He operates in the shadows, leaving his underlings to orchestrate his repulsive mandates. And they have been busy. Days after his video surfaced, details emerged of another abduction of eight girls between ages 12 and 15 on Sunday night in the northeast. And a grisly assault on a local village left hundreds of people dead.

The bounty on his head may not help much

Shekau has been on the U.S. radar since he came to power five years ago. The United States offered a reward of up to $7 million for information leading to his location. But that may not yield immediate results.

"African warlord Joseph Kony's had a bounty for years. Osama bin Laden was not given up because of the $25 million bounty. And who knows whether this will be the case," said Christiane Amanpour, CNN's chief international correspondent.

310 people killed in latest Boko Haram attack while hundreds of girls remain missing

Malala to CNN: Kidnapped Nigerian girls are 'my sisters'

Nigerian missing girls: Families sleep in the bushes, fearing more attacks

Part of complete coverage on
updated 6:41 AM EDT, Tue June 10, 2014
Arwa Damon meets two young orphans, now in Niger, whose mother died years ago -- and whose father was killed in a Boko Haram attack in Nigeria.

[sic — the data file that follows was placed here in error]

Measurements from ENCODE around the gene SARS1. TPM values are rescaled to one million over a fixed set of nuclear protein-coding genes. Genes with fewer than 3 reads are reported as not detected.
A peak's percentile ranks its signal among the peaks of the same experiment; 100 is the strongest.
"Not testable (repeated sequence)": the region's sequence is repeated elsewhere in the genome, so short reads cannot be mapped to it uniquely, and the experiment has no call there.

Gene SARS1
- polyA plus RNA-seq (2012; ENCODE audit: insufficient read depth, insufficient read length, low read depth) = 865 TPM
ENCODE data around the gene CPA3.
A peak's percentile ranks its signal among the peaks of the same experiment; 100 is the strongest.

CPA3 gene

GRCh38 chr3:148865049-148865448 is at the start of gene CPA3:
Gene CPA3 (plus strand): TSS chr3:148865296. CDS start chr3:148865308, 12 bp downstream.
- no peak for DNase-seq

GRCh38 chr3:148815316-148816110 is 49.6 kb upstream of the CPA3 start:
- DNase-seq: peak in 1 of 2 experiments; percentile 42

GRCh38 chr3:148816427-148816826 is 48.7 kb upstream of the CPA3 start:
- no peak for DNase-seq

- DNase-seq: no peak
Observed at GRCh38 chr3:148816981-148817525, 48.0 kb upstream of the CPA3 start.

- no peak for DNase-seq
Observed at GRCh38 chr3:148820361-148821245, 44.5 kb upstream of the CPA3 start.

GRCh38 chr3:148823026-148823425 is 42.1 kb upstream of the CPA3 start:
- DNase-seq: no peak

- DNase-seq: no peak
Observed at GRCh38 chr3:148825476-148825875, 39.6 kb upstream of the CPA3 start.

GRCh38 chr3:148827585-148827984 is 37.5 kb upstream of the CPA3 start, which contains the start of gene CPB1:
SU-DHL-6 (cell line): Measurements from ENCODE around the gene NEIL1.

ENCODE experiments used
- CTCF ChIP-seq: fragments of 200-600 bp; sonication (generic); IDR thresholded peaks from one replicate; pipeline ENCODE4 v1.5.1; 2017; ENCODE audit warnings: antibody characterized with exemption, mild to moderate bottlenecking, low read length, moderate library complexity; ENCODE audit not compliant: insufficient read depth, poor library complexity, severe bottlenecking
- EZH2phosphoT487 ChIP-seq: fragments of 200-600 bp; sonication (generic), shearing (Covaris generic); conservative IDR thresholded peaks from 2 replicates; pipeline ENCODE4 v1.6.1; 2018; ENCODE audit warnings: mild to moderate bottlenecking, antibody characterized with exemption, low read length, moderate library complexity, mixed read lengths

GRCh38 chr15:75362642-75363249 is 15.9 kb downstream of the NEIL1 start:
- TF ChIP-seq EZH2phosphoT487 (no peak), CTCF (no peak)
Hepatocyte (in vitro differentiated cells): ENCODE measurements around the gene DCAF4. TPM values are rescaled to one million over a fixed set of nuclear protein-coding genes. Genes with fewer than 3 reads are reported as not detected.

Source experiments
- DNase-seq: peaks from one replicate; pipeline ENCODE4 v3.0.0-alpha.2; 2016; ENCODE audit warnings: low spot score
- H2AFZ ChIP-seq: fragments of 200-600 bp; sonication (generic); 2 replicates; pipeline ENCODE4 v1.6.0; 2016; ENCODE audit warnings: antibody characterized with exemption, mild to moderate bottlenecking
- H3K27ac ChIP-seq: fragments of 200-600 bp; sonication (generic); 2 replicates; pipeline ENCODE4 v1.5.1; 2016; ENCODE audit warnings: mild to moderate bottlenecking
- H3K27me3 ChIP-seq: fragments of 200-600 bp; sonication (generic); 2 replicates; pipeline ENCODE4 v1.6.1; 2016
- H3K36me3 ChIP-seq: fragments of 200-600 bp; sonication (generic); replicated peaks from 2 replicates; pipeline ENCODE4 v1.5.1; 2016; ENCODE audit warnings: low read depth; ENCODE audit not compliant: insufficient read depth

updated 6:41 AM EDT, Tue June 10, 2014
A small river marks the border between Niger and Nigeria -- a shallow divide between security and the horrors of Boko Haram.
updated 5:59 AM EDT, Tue June 10, 2014
CNN's Arwa Damon reports that U.S. sources now believe Boko Haram insurgents may be hiding on the islands of Lake Chad.
updated 3:15 PM EDT, Thu June 5, 2014
Isha Sesay talks to journalist Aminu Abubakar who says approximately 500 people have been killed in northeastern Nigeria.
updated 6:07 AM EDT, Wed June 4, 2014
A policeman stand beside children holding as members of Lagos based civil society groups hold rally calling for the release of missing Chibok school girls at the state government house, in Lagos, Nigeria, on May 5, 2014. Boko Haram on Monday claimed the abduction of hundreds of schoolgirls in northern Nigeria that has triggered international outrage, threatening to sell them as